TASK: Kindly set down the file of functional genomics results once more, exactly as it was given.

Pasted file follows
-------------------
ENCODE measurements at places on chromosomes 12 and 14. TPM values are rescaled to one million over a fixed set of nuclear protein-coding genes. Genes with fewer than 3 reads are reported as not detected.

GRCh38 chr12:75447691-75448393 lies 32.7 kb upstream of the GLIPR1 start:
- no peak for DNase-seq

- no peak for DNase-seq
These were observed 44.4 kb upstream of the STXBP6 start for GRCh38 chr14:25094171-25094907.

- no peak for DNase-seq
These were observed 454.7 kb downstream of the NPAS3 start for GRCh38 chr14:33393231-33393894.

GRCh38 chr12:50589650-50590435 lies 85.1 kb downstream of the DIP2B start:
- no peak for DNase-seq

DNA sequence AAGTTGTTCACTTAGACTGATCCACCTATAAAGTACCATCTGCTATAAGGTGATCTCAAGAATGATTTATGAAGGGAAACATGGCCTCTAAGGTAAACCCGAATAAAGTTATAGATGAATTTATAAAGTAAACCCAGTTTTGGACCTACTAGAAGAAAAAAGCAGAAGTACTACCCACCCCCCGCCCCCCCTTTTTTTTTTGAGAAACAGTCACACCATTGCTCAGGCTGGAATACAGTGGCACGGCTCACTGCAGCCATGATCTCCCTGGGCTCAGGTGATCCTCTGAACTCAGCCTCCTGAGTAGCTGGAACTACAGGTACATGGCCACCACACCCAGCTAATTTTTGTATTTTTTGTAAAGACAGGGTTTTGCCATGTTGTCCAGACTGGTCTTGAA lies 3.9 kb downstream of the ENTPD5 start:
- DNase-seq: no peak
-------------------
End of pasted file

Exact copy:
ENCODE measurements at places on chromosomes 12 and 14. TPM values are rescaled to one million over a fixed set of nuclear protein-coding genes. Genes with fewer than 3 reads are reported as not detected.

GRCh38 chr12:75447691-75448393 lies 32.7 kb upstream of the GLIPR1 start:
- no peak for DNase-seq

- no peak for DNase-seq
These were observed 44.4 kb upstream of the STXBP6 start for GRCh38 chr14:25094171-25094907.

- no peak for DNase-seq
These were observed 454.7 kb downstream of the NPAS3 start for GRCh38 chr14:33393231-33393894.

GRCh38 chr12:50589650-50590435 lies 85.1 kb downstream of the DIP2B start:
- no peak for DNase-seq

DNA sequence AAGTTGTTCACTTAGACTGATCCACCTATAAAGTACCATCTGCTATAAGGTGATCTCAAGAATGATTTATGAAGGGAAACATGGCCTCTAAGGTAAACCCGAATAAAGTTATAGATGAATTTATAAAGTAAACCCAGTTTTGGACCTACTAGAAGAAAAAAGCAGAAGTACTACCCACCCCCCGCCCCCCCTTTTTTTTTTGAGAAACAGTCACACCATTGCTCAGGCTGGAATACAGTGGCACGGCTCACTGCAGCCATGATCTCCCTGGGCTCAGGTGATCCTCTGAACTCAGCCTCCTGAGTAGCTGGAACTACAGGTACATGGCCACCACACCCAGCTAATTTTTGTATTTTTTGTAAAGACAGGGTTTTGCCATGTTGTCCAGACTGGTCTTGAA lies 3.9 kb downstream of the ENTPD5 start:
- DNase-seq: no peak